‘Campus Carry’ Goes Into Effect in Texas
As of Aug.1, a new state law now gives college students with concealed carry licenses permission to walk onto most Texas college campuses with their firearms.
The ‘Campus Carry‘ law spearheaded by Gov. Greg Abbott and the Republican party allows 21-year-old students with concealed gun licenses onto all public colleges and universities. Private schools and two-year community colleges will have those same privileges next year.
The law covers only handguns, which includes a pistol and revolver. Rifles and shotguns are banned on campuses.
There are some restricted areas where students with concealed weapons will not be allowed to carry their firearms. The concealed carry of handguns is prohibited in sports facilities, patient-care areas as well as research laboratories.
Today’s date marks a violent history for the Texan community. It was 50 years ago to the date when a student by name of Charles Whitman took cover on the clock tower deck at the University of Texas at Austin and opened fire on students and staff. The 25-year old Marine and engineering student shot 49 people in total, 16 fatally.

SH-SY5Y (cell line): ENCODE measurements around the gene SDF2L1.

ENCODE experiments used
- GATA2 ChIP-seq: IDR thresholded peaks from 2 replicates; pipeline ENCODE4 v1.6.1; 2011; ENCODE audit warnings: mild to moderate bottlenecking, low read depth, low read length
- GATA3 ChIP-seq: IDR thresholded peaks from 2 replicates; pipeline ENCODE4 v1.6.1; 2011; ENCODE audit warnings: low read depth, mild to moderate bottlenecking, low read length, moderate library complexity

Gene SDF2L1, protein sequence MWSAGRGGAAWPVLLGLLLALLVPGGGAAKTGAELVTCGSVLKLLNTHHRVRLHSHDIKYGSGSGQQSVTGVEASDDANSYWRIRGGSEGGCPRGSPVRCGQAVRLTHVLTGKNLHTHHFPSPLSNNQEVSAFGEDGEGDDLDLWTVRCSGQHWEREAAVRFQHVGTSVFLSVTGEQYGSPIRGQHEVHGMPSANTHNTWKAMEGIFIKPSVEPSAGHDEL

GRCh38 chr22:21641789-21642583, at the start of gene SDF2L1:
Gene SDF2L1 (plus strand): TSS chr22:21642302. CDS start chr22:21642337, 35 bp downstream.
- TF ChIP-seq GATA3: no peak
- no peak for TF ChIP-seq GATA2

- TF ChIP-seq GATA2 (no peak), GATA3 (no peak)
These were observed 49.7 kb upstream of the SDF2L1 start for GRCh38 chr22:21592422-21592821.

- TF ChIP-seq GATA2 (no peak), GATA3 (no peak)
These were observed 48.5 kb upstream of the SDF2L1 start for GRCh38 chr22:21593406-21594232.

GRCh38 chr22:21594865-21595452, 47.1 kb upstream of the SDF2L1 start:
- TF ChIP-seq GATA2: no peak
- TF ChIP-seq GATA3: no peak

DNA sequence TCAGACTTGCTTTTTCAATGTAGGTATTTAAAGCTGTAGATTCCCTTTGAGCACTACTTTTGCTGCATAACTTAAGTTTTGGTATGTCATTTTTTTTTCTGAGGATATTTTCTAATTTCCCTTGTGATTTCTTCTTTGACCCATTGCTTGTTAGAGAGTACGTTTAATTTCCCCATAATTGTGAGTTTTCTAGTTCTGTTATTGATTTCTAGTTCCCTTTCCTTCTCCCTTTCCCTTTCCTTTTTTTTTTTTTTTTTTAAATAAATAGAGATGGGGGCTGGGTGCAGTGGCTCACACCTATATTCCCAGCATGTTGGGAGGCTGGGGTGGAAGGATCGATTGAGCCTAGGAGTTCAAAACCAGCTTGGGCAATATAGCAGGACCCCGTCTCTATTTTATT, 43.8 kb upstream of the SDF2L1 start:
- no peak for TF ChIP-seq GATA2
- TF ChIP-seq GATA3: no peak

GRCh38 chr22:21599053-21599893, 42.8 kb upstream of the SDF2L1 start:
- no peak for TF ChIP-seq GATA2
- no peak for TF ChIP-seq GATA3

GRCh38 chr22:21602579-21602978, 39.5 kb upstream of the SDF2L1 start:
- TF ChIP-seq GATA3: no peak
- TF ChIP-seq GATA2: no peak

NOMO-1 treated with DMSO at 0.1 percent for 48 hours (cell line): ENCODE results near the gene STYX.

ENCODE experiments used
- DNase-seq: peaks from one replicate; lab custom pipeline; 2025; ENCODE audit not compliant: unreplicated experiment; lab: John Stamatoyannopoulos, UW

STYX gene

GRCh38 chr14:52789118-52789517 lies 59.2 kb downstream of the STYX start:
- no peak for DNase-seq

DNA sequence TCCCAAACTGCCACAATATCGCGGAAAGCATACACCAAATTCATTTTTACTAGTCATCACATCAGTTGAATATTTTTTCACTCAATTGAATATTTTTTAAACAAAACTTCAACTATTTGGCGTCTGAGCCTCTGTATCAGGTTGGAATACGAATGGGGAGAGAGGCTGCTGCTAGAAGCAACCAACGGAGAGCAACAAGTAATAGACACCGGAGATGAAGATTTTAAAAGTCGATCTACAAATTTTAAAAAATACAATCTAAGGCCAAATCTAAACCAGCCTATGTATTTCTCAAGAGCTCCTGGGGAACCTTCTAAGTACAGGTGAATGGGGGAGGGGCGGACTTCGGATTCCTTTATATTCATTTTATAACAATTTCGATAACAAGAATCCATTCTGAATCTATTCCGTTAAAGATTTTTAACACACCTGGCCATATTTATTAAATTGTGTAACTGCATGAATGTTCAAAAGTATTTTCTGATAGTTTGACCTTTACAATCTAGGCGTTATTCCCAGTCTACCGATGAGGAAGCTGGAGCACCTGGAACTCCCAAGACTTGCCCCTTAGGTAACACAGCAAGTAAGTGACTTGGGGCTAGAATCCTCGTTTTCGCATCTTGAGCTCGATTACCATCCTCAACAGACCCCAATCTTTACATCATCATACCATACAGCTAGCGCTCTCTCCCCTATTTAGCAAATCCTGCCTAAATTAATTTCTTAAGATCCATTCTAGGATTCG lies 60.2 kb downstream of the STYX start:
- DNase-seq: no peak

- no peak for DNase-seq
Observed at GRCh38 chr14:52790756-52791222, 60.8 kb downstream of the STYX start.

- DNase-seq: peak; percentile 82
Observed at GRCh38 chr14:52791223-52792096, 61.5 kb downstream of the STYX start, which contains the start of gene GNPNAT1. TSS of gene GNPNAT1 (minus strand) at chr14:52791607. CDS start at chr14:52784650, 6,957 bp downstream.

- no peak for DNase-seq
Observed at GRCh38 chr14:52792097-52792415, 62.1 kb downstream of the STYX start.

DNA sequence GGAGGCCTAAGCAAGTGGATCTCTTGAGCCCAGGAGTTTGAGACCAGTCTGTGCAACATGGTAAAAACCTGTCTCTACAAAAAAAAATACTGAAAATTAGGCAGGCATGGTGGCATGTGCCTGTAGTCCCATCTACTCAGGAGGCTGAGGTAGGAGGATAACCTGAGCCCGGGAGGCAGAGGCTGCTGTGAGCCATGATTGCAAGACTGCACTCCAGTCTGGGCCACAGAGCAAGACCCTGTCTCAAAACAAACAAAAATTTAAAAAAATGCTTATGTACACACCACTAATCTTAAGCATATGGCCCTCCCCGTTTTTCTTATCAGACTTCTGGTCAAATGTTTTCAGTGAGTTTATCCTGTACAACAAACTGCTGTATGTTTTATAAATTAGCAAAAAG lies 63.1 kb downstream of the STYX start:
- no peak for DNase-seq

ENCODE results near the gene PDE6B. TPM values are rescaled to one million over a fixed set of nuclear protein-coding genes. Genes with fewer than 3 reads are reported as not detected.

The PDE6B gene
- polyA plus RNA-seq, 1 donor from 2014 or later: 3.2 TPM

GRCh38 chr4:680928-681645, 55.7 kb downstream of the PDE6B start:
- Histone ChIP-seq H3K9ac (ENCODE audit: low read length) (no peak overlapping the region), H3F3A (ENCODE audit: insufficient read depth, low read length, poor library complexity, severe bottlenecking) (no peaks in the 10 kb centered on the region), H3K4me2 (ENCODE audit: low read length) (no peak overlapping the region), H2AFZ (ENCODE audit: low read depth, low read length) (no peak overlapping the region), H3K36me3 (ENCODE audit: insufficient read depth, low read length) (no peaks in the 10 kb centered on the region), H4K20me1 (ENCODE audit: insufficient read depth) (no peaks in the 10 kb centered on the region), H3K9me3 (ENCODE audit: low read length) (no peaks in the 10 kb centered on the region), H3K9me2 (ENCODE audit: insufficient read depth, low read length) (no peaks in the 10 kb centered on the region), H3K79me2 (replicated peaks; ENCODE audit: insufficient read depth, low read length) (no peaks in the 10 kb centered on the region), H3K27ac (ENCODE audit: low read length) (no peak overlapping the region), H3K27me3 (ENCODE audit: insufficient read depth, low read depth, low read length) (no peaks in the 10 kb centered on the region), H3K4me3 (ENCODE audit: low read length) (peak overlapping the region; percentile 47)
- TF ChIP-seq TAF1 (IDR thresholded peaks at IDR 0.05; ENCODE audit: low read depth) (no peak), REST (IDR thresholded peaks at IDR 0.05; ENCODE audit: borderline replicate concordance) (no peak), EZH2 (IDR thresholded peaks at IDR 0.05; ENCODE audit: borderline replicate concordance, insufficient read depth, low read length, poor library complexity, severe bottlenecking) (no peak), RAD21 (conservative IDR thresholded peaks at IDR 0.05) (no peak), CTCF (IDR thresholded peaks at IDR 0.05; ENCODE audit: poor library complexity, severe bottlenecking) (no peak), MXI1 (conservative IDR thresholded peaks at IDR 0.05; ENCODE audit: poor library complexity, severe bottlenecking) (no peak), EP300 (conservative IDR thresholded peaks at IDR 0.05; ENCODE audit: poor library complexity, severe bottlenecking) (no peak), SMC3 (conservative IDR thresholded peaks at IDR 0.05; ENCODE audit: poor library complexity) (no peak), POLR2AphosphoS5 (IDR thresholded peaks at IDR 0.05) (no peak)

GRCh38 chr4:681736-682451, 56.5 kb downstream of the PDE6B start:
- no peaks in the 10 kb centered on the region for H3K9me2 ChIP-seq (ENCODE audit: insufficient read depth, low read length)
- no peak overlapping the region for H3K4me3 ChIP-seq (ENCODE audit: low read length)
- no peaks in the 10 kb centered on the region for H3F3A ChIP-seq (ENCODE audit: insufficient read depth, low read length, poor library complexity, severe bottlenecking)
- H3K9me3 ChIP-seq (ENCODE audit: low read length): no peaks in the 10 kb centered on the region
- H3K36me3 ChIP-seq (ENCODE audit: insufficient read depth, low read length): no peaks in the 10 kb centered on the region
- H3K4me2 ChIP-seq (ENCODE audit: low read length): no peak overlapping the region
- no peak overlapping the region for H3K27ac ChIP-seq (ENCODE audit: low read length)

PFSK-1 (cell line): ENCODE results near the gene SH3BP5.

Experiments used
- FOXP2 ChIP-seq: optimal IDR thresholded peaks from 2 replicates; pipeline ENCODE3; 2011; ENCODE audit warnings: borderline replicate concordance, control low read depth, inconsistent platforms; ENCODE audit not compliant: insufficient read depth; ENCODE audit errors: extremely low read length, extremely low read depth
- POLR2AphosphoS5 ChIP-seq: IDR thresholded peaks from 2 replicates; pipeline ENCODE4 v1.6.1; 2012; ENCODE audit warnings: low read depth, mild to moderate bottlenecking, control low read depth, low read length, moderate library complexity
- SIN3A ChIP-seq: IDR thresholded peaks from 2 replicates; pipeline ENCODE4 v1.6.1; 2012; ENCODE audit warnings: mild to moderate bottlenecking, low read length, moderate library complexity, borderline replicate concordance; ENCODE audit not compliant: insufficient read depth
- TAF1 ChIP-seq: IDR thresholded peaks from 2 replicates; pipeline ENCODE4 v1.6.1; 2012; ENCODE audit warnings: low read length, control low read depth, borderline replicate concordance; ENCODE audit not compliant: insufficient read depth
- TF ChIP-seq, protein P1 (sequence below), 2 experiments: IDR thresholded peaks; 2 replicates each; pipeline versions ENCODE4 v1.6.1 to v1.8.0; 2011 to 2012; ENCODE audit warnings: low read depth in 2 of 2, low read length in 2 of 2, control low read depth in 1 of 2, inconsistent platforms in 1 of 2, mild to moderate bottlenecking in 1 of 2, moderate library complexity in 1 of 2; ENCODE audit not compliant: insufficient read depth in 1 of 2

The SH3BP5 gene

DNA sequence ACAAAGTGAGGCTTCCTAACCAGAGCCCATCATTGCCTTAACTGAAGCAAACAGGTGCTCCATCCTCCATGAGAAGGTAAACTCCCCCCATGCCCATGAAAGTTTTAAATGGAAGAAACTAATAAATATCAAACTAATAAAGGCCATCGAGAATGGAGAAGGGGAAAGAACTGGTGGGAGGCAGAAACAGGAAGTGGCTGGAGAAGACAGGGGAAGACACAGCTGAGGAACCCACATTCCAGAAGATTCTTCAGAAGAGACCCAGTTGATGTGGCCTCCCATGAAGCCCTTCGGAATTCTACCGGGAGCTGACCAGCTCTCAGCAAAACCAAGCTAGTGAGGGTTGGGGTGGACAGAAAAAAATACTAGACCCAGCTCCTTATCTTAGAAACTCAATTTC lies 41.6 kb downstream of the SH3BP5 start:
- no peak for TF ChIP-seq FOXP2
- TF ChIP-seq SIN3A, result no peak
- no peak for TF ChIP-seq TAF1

In April, three University of Texas professors sued the school and state, calling for a federal judge to block the implementation of the law.
Jennifer Lynn Glass, Lisa Moore and Mia Carter felt that as professors who teach sensitive and controversial topics, the allowance of guns into the classroom will hinder free and open class discussions—a violation of the First Amendment right.
“Compelling professors at a public university to allow, without any limitation or restriction, students to carry concealed guns in their classrooms chills their First Amendment rights to academic freedom,” the lawsuit read.
Though University of Texas President Gregory Fenves was named as a defendant in the lawsuit, he’s spoken publicly about his opposition to guns on college campuses.
“I do not believe handguns belong on a university campus, so this decision has been the greatest challenge of my presidency to date,” Fenves said in a statement. “I empathize with the many faculty members, staffers, students and parents of students who signed petitions, sent emails and letters, and organized to ban guns from campus and especially classrooms.”
Fenves added, “As a professor, I understand the deep concerns raised by so many. However, as president, I have an obligation to uphold the law.”
There’s been a string of mass shootings, including some on college campuses across the nation. The most recent occurred in June when Mainak Sarkar stormed a UCLA building and fatally shot William Klug. Sarkar intended to gun down another professor, but wasn’t on campus. Sarkar committed suicide.